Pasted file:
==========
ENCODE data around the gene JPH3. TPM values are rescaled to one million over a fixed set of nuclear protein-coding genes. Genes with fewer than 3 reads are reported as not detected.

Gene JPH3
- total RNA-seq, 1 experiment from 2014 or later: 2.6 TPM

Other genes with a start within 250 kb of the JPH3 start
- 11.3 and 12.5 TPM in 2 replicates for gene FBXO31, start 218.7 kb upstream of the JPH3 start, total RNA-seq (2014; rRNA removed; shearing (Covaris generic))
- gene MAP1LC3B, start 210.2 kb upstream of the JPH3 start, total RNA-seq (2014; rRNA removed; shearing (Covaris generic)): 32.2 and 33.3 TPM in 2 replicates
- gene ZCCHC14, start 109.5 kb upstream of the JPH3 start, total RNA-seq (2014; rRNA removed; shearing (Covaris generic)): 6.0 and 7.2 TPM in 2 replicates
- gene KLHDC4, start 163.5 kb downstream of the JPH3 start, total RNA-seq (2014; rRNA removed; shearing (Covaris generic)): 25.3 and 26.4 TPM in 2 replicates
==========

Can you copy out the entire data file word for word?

ENCODE data around the gene JPH3. TPM values are rescaled to one million over a fixed set of nuclear protein-coding genes. Genes with fewer than 3 reads are reported as not detected.

Gene JPH3
- total RNA-seq, 1 experiment from 2014 or later: 2.6 TPM

Other genes with a start within 250 kb of the JPH3 start
- 11.3 and 12.5 TPM in 2 replicates for gene FBXO31, start 218.7 kb upstream of the JPH3 start, total RNA-seq (2014; rRNA removed; shearing (Covaris generic))
- gene MAP1LC3B, start 210.2 kb upstream of the JPH3 start, total RNA-seq (2014; rRNA removed; shearing (Covaris generic)): 32.2 and 33.3 TPM in 2 replicates
- gene ZCCHC14, start 109.5 kb upstream of the JPH3 start, total RNA-seq (2014; rRNA removed; shearing (Covaris generic)): 6.0 and 7.2 TPM in 2 replicates
- gene KLHDC4, start 163.5 kb downstream of the JPH3 start, total RNA-seq (2014; rRNA removed; shearing (Covaris generic)): 25.3 and 26.4 TPM in 2 replicates